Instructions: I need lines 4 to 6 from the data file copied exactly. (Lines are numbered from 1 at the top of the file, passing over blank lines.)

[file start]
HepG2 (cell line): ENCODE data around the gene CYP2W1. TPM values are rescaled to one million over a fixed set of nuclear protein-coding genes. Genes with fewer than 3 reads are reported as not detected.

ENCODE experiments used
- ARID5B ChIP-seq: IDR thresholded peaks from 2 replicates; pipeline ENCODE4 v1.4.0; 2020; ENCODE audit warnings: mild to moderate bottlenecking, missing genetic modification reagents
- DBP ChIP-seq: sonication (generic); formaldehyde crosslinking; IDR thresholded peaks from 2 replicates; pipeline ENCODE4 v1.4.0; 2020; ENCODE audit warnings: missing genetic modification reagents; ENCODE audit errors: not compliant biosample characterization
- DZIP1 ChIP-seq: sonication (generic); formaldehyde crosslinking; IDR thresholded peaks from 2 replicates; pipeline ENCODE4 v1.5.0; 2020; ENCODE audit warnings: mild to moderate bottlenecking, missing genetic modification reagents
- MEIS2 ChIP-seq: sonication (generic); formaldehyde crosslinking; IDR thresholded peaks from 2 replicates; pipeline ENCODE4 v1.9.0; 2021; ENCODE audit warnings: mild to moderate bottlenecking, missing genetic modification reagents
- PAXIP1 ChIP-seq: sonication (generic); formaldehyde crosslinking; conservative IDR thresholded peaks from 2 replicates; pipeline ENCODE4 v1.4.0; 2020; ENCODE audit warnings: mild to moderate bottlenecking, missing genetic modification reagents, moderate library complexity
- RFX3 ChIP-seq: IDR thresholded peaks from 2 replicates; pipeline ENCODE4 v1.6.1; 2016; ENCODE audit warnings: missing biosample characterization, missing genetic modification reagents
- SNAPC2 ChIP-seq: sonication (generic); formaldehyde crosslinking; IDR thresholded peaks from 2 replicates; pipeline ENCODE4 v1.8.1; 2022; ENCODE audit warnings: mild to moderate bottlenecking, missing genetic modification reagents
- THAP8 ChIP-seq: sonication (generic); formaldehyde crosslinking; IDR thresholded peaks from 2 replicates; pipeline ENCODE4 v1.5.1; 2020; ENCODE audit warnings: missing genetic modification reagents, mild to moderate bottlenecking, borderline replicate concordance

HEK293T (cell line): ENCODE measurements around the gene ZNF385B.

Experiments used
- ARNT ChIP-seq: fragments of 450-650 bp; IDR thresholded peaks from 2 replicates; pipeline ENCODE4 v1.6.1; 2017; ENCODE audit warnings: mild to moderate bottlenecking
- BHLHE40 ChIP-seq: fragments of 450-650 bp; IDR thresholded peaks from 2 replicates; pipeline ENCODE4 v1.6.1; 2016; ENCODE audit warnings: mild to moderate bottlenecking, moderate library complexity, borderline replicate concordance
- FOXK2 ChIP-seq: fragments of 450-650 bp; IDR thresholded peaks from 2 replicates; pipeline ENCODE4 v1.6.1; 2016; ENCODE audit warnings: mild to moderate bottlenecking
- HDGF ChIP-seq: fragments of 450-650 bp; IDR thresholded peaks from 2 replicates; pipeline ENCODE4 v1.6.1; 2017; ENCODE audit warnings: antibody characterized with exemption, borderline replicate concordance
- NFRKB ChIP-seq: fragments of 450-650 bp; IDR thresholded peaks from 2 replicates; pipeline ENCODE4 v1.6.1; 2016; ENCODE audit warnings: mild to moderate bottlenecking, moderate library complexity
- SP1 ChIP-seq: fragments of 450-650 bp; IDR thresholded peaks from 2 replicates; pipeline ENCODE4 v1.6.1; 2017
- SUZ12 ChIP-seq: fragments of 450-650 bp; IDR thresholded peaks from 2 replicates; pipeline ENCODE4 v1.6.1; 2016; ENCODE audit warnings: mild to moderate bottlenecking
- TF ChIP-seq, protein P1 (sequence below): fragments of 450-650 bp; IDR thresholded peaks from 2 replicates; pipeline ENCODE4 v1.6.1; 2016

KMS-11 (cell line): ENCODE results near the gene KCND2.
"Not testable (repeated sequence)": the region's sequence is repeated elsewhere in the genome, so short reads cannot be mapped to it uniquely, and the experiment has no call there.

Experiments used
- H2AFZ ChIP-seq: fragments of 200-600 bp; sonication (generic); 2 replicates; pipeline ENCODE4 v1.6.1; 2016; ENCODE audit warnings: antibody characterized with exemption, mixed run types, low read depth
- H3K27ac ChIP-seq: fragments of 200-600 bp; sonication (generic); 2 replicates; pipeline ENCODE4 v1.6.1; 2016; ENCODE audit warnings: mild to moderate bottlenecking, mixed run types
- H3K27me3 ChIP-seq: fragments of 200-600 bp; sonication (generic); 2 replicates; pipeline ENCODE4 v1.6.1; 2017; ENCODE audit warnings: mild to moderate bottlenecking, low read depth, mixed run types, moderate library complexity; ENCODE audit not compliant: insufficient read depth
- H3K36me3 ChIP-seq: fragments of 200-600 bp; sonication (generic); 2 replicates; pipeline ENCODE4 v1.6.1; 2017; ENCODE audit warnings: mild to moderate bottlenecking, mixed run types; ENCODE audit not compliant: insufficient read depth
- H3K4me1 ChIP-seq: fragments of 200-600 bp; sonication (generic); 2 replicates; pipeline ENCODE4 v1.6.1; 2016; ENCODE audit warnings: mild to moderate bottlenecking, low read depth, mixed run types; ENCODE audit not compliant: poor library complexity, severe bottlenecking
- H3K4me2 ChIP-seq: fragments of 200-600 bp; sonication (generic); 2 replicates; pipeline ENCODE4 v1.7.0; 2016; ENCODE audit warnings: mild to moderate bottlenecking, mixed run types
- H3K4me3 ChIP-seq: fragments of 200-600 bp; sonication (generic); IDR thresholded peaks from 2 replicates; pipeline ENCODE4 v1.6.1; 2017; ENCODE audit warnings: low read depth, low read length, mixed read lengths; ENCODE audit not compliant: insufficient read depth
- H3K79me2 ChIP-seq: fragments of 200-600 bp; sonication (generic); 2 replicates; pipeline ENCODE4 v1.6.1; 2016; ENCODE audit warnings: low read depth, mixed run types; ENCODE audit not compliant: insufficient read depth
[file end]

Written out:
- DBP ChIP-seq: sonication (generic); formaldehyde crosslinking; IDR thresholded peaks from 2 replicates; pipeline ENCODE4 v1.4.0; 2020; ENCODE audit warnings: missing genetic modification reagents; ENCODE audit errors: not compliant biosample characterization
- DZIP1 ChIP-seq: sonication (generic); formaldehyde crosslinking; IDR thresholded peaks from 2 replicates; pipeline ENCODE4 v1.5.0; 2020; ENCODE audit warnings: mild to moderate bottlenecking, missing genetic modification reagents
- MEIS2 ChIP-seq: sonication (generic); formaldehyde crosslinking; IDR thresholded peaks from 2 replicates; pipeline ENCODE4 v1.9.0; 2021; ENCODE audit warnings: mild to moderate bottlenecking, missing genetic modification reagents